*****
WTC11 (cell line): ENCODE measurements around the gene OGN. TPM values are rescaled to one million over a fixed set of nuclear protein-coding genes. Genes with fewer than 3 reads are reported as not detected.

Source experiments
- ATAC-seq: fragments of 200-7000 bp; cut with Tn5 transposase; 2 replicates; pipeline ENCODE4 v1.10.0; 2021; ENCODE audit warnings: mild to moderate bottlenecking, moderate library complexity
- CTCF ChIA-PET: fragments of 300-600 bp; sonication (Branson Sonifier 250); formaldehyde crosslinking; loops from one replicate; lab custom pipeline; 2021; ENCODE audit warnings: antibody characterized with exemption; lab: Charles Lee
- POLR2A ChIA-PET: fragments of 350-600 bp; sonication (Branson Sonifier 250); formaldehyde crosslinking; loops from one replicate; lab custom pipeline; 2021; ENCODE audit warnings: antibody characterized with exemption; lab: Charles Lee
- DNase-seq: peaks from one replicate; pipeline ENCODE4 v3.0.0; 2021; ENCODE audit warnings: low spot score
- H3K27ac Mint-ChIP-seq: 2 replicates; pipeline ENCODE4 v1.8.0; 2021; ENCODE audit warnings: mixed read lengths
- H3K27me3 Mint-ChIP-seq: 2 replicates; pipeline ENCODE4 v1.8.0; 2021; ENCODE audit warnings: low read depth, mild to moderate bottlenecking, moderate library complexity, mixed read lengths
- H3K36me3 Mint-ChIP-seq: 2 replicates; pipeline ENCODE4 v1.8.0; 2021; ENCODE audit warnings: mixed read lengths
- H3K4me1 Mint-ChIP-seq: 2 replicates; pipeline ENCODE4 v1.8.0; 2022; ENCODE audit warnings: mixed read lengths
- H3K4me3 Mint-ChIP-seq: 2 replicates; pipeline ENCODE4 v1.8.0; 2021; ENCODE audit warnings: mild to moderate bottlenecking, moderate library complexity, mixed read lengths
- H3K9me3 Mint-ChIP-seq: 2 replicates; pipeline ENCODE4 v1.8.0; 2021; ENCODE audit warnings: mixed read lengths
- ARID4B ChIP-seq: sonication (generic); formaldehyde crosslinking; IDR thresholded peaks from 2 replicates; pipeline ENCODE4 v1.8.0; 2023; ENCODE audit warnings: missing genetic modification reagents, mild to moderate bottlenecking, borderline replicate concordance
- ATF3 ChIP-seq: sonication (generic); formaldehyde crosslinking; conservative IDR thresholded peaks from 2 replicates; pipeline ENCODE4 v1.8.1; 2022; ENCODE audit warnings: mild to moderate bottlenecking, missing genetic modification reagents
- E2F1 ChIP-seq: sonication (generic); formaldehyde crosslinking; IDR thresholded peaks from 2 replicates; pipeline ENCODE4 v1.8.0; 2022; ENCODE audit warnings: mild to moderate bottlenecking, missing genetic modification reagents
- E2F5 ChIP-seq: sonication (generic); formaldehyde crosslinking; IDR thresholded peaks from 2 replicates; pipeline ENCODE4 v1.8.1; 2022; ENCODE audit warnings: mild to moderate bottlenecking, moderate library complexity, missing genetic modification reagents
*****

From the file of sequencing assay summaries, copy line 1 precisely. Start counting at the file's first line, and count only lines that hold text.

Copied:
WTC11 (cell line): ENCODE measurements around the gene OGN. TPM values are rescaled to one million over a fixed set of nuclear protein-coding genes. Genes with fewer than 3 reads are reported as not detected.